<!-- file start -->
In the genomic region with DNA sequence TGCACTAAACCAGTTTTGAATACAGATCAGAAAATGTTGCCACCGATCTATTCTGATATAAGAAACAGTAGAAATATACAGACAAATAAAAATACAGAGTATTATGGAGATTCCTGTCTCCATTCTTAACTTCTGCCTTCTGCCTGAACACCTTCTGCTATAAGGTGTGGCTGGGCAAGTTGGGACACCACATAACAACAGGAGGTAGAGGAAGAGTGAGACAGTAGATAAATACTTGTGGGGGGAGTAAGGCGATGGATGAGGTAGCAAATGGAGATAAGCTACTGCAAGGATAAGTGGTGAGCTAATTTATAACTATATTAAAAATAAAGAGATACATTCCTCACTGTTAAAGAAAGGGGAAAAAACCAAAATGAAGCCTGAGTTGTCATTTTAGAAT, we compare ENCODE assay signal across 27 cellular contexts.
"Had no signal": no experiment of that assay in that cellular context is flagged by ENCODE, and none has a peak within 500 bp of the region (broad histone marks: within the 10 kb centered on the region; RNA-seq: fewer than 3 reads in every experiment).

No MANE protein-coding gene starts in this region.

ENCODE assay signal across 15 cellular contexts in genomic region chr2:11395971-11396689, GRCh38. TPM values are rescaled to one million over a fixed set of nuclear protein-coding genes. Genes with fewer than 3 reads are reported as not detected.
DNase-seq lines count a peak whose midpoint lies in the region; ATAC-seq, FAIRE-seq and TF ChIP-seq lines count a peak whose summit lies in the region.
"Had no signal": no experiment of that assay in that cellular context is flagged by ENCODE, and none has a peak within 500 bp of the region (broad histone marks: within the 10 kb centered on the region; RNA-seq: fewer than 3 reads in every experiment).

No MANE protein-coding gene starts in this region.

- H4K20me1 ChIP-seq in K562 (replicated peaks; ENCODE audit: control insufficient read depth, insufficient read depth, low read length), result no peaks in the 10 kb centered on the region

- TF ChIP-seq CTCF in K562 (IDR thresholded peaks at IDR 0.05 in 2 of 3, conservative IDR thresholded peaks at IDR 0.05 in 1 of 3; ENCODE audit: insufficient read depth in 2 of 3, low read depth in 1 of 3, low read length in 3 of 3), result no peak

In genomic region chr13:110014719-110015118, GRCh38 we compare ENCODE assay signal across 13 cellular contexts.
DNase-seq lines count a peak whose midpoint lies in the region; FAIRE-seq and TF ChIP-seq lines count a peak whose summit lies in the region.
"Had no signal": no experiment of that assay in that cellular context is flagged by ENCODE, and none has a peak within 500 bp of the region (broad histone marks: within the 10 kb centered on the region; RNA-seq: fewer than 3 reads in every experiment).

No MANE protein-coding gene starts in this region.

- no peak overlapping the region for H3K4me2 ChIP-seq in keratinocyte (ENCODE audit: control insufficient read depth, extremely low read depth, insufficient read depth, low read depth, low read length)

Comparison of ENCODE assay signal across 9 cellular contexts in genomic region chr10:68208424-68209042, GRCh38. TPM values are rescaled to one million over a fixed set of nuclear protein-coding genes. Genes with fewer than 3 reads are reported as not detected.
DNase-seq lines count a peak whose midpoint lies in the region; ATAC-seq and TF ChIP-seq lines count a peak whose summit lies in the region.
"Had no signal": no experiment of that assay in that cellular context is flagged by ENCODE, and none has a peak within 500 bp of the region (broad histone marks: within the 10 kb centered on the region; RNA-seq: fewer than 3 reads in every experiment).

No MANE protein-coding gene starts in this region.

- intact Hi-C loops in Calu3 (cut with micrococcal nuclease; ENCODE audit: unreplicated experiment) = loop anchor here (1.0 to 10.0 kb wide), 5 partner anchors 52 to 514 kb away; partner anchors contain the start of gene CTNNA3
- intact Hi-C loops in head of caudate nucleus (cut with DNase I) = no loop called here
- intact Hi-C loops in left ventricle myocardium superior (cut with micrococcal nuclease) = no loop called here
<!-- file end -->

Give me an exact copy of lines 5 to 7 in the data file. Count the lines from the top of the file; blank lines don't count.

DNase-seq lines count a peak whose midpoint lies in the region; ATAC-seq, FAIRE-seq and TF ChIP-seq lines count a peak whose summit lies in the region.
"Had no signal": no experiment of that assay in that cellular context is flagged by ENCODE, and none has a peak within 500 bp of the region (broad histone marks: within the 10 kb centered on the region; RNA-seq: fewer than 3 reads in every experiment).

No MANE protein-coding gene starts in this region.